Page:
Far from cherry-picking vineyards in the top Bordeaux appellations, official figures show Chinese investors have a taste for prudence when buying chateaux in the region - and deals are not pushing up land prices universally.

Data on Chinese purchases of 64 Bordeaux chateaux reinforces anecdotal evidence that many investors have sought value-for-money deals in the region’s vineyards.

It appears no Chinese investors have so far been willing to spend the going rate of up to 2m euros per hectare for vines in Pauillac, for example.

Of the 64 deals recorded by Bordeaux’s wine bureau, the CIVB, the vast majority are in so-called lesser appellations, with basic AOC Bordeaux the most popular.

Some estate agencies, such as Christie’s-affiliated Maxwell-Storrie-Baynes, have counted more deals than the CIVB’s official total. Michael Baynes told Decanter.com that he believes the true number of Chinese-backed vineyard deals in Bordeaux has topped 100.

But, the overriding picture is of investment in the middle tiers of Bordeaux’s wine industry. And it isn’t just Bordeaux; Noel Castinel, of Vinea Transaction, told DecanterChina.com recently that Chinese investors have sought more ‘affordable’ domaines and chateaux across France in 2014.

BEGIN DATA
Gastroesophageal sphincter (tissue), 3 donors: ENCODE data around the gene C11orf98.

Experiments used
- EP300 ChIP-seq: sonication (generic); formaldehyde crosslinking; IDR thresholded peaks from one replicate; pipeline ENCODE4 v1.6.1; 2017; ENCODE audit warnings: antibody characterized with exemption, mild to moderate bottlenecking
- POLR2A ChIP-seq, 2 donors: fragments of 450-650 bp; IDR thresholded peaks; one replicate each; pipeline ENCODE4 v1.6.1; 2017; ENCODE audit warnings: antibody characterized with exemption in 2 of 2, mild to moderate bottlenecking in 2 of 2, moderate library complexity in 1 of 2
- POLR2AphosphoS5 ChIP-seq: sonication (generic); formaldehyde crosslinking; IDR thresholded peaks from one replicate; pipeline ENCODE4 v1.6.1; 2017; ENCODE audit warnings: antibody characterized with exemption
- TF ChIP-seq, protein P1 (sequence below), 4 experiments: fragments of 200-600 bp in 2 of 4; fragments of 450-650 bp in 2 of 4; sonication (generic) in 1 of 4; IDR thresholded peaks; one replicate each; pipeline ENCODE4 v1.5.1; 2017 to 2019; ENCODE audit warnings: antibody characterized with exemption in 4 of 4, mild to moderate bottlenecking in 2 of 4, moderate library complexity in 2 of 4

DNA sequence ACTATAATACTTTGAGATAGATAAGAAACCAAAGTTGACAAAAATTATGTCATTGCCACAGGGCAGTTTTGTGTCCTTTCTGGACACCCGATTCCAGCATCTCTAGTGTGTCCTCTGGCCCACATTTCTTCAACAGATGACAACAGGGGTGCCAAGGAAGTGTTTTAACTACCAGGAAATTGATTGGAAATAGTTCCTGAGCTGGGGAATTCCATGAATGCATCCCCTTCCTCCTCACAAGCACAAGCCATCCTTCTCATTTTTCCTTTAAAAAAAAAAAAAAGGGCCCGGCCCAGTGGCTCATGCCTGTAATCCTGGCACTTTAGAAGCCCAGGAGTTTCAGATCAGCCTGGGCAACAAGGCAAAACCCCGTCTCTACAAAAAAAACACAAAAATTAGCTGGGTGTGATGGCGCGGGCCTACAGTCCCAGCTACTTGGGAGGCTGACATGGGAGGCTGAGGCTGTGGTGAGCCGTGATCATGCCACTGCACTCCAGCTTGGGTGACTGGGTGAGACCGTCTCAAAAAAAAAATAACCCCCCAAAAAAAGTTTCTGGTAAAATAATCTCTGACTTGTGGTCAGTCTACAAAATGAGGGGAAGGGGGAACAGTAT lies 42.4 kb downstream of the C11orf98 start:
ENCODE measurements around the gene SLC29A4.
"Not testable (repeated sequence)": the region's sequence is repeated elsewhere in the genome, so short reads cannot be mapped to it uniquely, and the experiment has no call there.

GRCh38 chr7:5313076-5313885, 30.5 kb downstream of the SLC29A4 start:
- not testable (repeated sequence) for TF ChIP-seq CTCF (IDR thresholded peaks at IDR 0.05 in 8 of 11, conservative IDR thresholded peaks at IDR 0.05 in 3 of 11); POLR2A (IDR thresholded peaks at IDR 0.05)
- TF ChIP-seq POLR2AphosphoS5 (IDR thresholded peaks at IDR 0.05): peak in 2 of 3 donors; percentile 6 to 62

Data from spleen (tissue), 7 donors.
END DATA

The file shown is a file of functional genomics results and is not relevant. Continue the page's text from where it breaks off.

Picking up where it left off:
There have been media reports that Chinese deals for estates in Bordeaux have pushed up vineyard land prices.

However, the latest data from the Aquitaine government suggests there has been a patchy impact.

For example, Lalande-de-Pomerol and Haut-Medoc appellations, which have seen five Chinese chateau purchases between them according to CIVB data, saw average vineyard prices rise by 6% and 7% in 2013, to a top price of 240,000 and 100,000 euros per hectare respectively.

But, a correlation is not always so clear elsewhere. Vineyard prices for Bordeaux AOC ‘rouge’ have not changed since 2011 – at a top value of 21,000 euros per hectare.

And, Pessac-Leognan prices rose by 13% last year, even though Chinese investors have mainly avoided the area, according to CIVB purchase figures.

Looking ahead to 2015, we should expect more deals, according to Michael Baynes. ‘We are closing on another chateau to a Chinese investor in a week’s time so the market with the Chinese remains buoyant for us,’ said Baynes, who helped to negotiate the sale of Chateau de Birot in Cadillac Cotes de Bordeaux this month.

Chart: Chinese-owned chateaux in Bordeaux